Archive for December, 2013

Well it’s almost holiday time …. for me just one more lesson then I have two months off!  May get in a bit of gardening but, unfortunately, there is no rest over the holidays for we keen chess spectators.  

Last week I had to follow the Australian Junior Masters in Adelaide where James Morris scored an impressive 8/10 to finish 2.5 points ahead of second placed Moulthun Ly.  This week I have 10 live games to follow at the Australian Masters Championship at Box Hill where our aspiring players have the chance to get GM and IM norms.  Hopefully the likes of Anton Smirnov and Karl Zelesco can play well enough to give themselves a chance for a norm.

Perhaps I will get a few free days over Christmas then it’s straight into the Canterbury Summer Swiss, where two GMs are expected to play, followed by the Australian Championship at Noble Park starting on 2nd January.  Then of course the Australian Junior Champions start up in Sydney later in January.   Yes, it’s a tough schedule.  What drives we chess spectators on under such difficult circumstances?  The chance to see a nice combination or, even better, a silly blunder makes it all worthwhile.  I’ve come across a couple of good ones so far … which I’m happy to share with you.




Archive for December, 2013

Last Sunday I popped in to the Box Hill Chess Club to catch a bit of the action at the Victoria Lightning Chess Championship – no, wait, I’m wrong!  I forgot that we have all been Americanised and it’s now called the Victorian Blitz Championships – I’m so old that I think that “blitz” is when the Germans bombed London during the Second World War.

Anyway, it was a really strong blitz tournament with the young guns represented by IM Bobby Cheng, IM James Morris, IM Ari Dale, FM Luke Li and Laurence Matheson whilst the old guard was there also in the form of IM Leonard Sandler and IM Mirko Rujevic.  Strangely none of these distinguished players won the tournament.  Instead a little 14 year-old boy rated 1899 (blitz) won with a round to spare on 11/13 followed by Bobby on 10.5 and James on 10.   Even stranger, this little kid was not named Anton Smirnov (who didn’t play – probably something to do with not being a Victorian) but Karl Zelesco.  I was witness to the big game Karl v Bobby, which Bobby was winning, and in the time scramble he saw the chance to win a free rook by playing QxR+.  Only trouble was that, as his hand quitted the Queen, Karl pointed out that Bobby was already in check and had thus played an illegal move (which is an automatic loss).  Bobby took it in good spirits and looked up to the heavens with a broad grin on his face.

Other players however were taking the event a little more seriously.  Now I know that lightning chess is a very fast game and some strange things can happen.  I must confess that once I was very naughty and made a illegal move in a lost position which my poor opponent failed to notice (to his detriment).  Even better, I saw Ozols once playing in an even rook ending on an open board when his opponent’s King was on the back rank.  Ozols (white) played Ra7 (not Ra8!) and said “check” whereupon his opponent naturally assumed that Ra8 had been played and so moved his King to the 7th rank whereupon Ozols was able to play RxK!  Such tactics usually result in some sort of dispute which the poor arbiter must rule on.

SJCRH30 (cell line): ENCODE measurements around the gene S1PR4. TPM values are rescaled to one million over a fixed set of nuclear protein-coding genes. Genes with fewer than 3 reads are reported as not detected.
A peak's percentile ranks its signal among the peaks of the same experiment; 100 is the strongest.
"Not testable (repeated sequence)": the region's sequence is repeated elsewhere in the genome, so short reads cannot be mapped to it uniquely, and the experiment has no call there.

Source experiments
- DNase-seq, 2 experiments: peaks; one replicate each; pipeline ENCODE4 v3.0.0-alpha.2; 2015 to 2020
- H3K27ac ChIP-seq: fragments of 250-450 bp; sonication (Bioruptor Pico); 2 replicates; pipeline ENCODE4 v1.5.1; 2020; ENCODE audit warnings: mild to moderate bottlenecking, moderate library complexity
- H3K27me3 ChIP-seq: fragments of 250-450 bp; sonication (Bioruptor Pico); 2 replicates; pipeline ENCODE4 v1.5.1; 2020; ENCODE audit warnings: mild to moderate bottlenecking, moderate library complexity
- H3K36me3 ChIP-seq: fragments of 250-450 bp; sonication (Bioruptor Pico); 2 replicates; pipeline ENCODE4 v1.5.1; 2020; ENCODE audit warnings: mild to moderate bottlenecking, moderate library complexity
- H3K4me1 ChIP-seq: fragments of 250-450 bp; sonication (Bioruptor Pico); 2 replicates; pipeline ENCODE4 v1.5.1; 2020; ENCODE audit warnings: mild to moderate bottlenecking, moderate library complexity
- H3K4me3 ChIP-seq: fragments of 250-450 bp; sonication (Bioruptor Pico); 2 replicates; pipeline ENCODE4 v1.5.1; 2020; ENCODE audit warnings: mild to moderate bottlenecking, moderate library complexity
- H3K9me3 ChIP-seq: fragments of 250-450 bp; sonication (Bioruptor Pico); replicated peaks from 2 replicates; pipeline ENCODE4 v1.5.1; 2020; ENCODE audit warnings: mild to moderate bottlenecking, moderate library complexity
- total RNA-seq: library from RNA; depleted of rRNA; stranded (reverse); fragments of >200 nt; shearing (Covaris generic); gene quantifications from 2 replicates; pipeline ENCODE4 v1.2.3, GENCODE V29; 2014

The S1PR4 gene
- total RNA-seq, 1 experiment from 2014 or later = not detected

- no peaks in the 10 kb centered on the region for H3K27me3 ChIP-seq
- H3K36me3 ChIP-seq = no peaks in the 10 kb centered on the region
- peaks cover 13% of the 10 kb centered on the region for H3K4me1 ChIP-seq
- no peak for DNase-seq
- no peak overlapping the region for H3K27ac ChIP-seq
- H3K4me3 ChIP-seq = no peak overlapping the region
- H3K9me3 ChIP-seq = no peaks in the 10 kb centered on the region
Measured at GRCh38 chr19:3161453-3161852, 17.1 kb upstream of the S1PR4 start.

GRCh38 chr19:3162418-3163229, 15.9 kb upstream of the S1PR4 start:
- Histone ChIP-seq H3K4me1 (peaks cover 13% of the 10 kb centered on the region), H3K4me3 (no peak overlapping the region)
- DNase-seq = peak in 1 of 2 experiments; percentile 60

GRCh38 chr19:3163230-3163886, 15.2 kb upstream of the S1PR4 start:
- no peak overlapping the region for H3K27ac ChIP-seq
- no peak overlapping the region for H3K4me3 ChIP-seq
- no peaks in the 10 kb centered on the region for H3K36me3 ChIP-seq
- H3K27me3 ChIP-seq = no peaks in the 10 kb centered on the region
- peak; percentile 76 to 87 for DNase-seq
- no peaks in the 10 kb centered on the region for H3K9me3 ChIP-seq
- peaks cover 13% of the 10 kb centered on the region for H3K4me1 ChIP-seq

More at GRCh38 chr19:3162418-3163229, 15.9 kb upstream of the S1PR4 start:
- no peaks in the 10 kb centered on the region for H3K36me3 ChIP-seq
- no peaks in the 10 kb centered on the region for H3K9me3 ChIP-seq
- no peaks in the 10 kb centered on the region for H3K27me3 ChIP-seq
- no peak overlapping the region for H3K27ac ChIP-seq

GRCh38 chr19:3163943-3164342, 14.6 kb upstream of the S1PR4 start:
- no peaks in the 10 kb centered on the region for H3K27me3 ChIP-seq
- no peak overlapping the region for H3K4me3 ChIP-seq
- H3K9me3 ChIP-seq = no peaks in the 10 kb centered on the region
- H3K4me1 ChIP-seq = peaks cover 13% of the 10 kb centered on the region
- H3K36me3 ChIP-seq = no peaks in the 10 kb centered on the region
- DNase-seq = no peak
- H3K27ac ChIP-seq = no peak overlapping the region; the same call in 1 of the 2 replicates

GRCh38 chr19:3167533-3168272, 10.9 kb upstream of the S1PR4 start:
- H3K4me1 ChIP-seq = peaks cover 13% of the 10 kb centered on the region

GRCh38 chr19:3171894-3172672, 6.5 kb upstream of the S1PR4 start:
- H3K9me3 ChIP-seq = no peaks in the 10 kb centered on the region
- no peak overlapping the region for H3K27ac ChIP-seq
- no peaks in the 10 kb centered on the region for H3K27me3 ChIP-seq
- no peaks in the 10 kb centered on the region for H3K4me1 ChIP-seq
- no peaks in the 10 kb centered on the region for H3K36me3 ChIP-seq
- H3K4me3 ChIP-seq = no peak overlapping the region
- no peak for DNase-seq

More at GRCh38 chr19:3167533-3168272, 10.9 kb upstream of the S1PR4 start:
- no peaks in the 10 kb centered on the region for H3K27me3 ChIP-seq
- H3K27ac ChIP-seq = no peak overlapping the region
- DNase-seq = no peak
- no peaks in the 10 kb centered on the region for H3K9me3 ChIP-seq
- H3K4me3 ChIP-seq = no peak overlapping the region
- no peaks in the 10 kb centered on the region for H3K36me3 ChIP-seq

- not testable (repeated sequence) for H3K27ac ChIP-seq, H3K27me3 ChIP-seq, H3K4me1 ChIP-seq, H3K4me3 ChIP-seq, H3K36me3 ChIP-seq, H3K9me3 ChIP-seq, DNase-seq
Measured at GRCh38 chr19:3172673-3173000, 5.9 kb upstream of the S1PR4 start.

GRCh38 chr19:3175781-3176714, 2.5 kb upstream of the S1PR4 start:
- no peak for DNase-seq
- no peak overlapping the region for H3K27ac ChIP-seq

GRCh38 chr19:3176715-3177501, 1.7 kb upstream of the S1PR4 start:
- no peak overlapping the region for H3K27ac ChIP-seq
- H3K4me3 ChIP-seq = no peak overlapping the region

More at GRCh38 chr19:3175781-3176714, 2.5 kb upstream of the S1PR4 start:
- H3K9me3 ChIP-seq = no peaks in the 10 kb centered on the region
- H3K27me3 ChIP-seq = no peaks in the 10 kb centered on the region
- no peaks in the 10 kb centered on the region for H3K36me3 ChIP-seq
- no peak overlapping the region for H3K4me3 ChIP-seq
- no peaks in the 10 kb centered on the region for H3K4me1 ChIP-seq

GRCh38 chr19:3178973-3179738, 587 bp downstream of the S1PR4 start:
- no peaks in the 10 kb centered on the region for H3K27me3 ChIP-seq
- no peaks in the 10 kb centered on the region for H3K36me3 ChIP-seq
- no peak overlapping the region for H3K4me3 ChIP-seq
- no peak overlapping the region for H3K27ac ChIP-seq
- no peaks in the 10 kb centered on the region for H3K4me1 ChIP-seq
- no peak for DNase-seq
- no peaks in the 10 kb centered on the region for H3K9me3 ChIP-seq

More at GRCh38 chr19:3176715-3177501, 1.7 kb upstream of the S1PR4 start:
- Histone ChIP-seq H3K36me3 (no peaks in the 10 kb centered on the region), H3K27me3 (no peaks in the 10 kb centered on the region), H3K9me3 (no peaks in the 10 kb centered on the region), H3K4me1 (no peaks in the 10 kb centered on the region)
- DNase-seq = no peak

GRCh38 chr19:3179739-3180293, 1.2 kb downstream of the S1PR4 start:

At Box Hill there was one unlucky player who had the misfortune to be involved in three such disputes!  I’m advised that in one game with K+R v K+R he played on and tried to “clock” his opponent who had less time.  Perhaps this is legal but, unless you are a member of the Australian Cricket Team, most people would agree to a draw.  In a more interesting dispute which held up the tournament for some time, James Morris, playing against this player, claimed “illegal move” with only 3 seconds left on the clock.  By the time the arbiter was called James’ time had expired so both players claimed a win.  In a “Solomon-like” decision the arbiter declared it a draw.  (For those of you who don’t study history that’s not IM Stephen Solomon from Queensland but King Solomon from Israel who resolved a dispute over a baby by ordering that the baby be cut in two).

I witnessed the 3rd dispute myself and am left wishing that I had videoed the game.  Our player had 2 minutes on the clock to Laurence Matheson’s 30 seconds but Laurence was winning on the board.  A hasty King move allowed Laurence to jump in with a winning Knight fork which cost Black a Rook.   Black quickly replied Kxh2 smashing the clock with all his force and propelling both clock and h2 pawn onto the floor.  Clearly he was not happy and claimed the the rogue Knight had not been correctly placed on the appropriate square.   A claim which, from my spectator’s point of view, I can only say “was not supported by the evidence.”  The Arbiter reset the clock and Black resigned shortly thereafter.

Now back to the more mundane matter of today’s puzzle.   Have a look at the position below from a game played by one of my students at the Mildura Open.   Your task is to choose between Kg2 and Kh4 and to supply the correct reasoning.  It’s not hard, but my student made the wrong choice.  Hope you can do better.